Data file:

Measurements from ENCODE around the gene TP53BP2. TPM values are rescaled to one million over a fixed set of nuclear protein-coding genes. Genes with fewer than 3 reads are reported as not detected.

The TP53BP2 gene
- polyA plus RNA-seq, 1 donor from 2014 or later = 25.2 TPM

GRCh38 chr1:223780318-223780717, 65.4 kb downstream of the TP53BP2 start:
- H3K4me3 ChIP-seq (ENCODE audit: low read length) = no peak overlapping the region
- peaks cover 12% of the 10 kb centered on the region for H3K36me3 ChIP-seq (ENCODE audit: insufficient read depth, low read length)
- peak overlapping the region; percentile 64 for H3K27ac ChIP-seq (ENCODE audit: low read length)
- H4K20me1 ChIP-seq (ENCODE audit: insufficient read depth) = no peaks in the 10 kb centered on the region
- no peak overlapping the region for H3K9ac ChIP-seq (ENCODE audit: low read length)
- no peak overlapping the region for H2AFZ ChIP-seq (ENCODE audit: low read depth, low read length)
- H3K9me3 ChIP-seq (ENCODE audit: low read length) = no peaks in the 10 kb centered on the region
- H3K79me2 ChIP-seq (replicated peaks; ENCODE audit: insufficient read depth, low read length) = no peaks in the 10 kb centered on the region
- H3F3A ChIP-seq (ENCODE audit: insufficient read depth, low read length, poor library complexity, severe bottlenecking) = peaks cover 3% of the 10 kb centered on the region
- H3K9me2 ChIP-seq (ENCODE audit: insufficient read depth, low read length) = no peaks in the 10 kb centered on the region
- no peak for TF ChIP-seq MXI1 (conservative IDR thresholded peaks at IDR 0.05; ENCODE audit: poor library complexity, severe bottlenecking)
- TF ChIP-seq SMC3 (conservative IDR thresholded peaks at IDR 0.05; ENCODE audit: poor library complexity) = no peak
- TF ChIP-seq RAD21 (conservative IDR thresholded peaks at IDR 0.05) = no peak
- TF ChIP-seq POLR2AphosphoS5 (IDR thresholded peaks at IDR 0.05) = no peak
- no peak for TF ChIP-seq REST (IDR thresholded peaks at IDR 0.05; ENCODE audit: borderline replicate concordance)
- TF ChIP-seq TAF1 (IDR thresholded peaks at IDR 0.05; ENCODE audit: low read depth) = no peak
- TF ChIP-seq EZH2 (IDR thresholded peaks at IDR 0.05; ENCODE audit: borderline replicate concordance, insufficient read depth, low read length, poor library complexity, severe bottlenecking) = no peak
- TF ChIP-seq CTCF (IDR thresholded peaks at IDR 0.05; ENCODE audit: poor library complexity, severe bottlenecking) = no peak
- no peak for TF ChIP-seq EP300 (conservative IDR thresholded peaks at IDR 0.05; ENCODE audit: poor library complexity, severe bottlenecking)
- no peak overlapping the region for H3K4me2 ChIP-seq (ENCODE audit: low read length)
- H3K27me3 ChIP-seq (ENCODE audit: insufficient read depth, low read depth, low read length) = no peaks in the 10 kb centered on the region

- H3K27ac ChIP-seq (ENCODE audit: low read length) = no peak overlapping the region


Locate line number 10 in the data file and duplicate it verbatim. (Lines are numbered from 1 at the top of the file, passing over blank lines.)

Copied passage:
- no peak overlapping the region for H2AFZ ChIP-seq (ENCODE audit: low read depth, low read length)